Did a witch put a curse on me?
If weight loss is just calories in, calories out then why did I gain 5lb since yesterday?
Not fair. Some people eat like a conquering army advancing one drive-thru window at a time, while others get fat on half rations of rice paper and boiled air.
It isn’t true, of course. None of us are exempt from the laws of physics, or else we’d get sent to space jail.
But almost every person who has struggled to lose weight has had moments when they feel like a sort of rubbish alchemist, who never figured out how to make lead into gold but somehow got stuck with the type of metabolism that can turn cabbage soup into molten lard.
We’ve written elsewhere about how to better understand your personal energy needs and how this relates to weight loss, but it still doesn’t explain why you sometimes see a jump on the scale even though you’re 100% certain that the only way you could have gained weight is if you’d been entering professional eating contests in your sleep.
So where did that 5lbs come from? (TL:DR It’s water weight.)
Your Period Is Due
Many women retain water in the week before their period starts. It’s how they sell you yogurt.
Some women see their weight fluctuate by as much as 5-6lbs (2.3-2.7kg) in the week before bleeding starts, usually peaking by the first day of the period.
There is also evidence that very active women actually retain more water during this phase of their menstrual cycle, than normally active women.
So if you’ve been hitting the gym regularly, you pre-menstrual water retention may be having an even greater effect on the weight you see on the scales.
Pre-menstrual water retention is pretty well known about, but a lot of women don’t realize that ovulation can also be a cause of water retention. So if you see an expected jump in your weight around the middle of your cycle, this could be why.
In either case, you haven’t gained 5lbs of fat (or muscle, sorry!) and once you move into the next stage of your cycle your weight will return to whatever is was before your body decided to try out a part-time gig as a cactus.
Hormonal birth control, pregnancy and menopause can also all cause water retention. Water retention caused by hormonal fluctuations is completely normal. But it can feel very demotivating, to see all your progress undone overnight even if you know it’s only temporary.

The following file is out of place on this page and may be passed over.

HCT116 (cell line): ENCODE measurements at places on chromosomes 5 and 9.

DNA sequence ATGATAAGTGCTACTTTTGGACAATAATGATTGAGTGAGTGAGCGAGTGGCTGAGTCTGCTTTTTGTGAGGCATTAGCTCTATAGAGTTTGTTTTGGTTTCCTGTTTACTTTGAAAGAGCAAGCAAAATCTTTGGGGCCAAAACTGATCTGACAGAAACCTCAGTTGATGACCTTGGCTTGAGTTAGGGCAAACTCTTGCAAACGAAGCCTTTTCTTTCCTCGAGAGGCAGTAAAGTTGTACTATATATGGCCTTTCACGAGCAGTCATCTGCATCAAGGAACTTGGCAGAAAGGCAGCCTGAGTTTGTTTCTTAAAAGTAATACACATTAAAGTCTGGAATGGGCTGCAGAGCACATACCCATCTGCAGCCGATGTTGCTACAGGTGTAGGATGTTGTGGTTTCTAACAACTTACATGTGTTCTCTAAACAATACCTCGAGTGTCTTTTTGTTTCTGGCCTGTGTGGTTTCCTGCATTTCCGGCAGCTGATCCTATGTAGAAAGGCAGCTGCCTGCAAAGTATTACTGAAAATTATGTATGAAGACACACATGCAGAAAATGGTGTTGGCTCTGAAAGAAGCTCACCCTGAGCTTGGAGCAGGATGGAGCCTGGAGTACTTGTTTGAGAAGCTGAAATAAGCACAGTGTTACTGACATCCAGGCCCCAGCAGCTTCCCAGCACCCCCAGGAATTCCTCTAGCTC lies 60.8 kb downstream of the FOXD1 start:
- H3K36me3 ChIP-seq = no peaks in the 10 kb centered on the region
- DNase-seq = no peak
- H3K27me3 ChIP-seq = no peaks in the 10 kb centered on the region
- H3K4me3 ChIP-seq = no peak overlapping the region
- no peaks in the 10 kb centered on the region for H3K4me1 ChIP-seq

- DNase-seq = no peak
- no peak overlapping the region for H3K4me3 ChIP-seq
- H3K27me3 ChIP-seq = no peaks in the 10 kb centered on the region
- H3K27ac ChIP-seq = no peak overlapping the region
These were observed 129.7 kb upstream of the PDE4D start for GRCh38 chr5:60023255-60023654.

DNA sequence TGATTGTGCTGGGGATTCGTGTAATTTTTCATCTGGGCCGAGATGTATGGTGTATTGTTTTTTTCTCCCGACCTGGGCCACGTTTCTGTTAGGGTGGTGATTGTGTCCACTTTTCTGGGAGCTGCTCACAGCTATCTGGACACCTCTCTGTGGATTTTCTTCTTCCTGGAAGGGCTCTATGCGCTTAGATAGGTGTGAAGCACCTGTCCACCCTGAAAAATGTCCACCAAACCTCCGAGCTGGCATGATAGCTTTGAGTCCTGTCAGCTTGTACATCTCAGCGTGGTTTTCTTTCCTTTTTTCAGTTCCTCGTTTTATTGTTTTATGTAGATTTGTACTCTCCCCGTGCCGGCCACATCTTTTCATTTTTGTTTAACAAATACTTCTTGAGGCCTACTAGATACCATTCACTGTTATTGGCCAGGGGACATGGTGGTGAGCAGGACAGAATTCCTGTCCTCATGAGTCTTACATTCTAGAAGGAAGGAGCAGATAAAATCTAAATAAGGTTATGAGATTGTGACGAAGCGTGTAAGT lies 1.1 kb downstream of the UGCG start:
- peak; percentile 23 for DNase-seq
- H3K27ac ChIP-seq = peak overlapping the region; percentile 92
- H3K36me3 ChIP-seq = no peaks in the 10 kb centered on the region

This is one of the reasons why graphing your weight can be a useful tool in weight management. It will give you a more accurate idea of what your weight is doing over time, and you will be able to see that occasional jumps are evened out when you look at the overall trend.
If you don’t already, it’s also a good idea to get into the habit of tracking your menstrual cycle. Not only will this help you give some context to any unexpected changes in your weight, it’s a useful tool for managing your health more generally.
You’ve Become More Physically Active
If you’ve recently started working out or you’ve started a job that requires you to be on your feet all day, you might see a jump on the scale next time you weigh in.
The bad news is that no, it’s probably not all muscle. Tempting as it is to think you’ve turned into He-Man after one session in the gym, strength takes effort to build up and while you might see some fast results initially, there is no such thing as an overnight transformation.
But if you’ve been accurately accounting for your calories in, it’s probably not fat either.
Strength and resistance training causes tiny tears to the muscle tissue. This is part of the process through which more muscle gets built up. As part of the recovery process the muscle tissue swells and often retains fluid. This water retention can show up on the scale.
If you’re following an exercise program as a part of your weight loss, you might want to consider tracking your body measurements as well as tracking your weight.
Logging key measurements like your waist and hip circumference, may give you a more accurate idea if you’re on the right track than the number on the scale. If you’re shedding inches, then you can rest assured that the pounds will follow once your body adapts to your new, more active lifestyle fighting Skeletor.
You’ve Had A Big Weekend
You feel cheated and lied to. Tracking calories was supposed to let you manage your weight, while still letting you enjoy the foods you like.
But you were careful all week to leave space in your budget for couple of beers and a plate of nachos, and now the scales are saying you’ve consumed the equivalent of 10,000 kcal?
No-one spiked your drink with butter. And you can count. So where did the weight come from?
You probably guessed it by now, but yes. Alcohol, sodium and caffeine can all cause water retention.
So does dehydration in general, so if you’ve been up all night on a sweaty dance floor, showing off all your progress so far, then it might be better to skip the weigh in until the morning after the morning after. There’s no need to make a hangover any worse by looking to see the damage, especially if it’s only temporary.
That said, alcohol is very calorie dense. If you’re serious about weight loss, it’s important to log calories from alcohol just as you would any other food or drink. It also lowers inhibitions, which makes it that much harder to resist the greasy post-club kebab than when you contemplate a Donner with the eyes of cold sobriety.
However, if you’ve been tracking responsibly and you’re being honest with yourself about the calorie content of your personal poison, then you probably didn’t accidentally consume most of a week’s worth of calories in one evening. Don’t panic. Drink lots of water, wait a couple of days and see if the scale swings back to where it should be.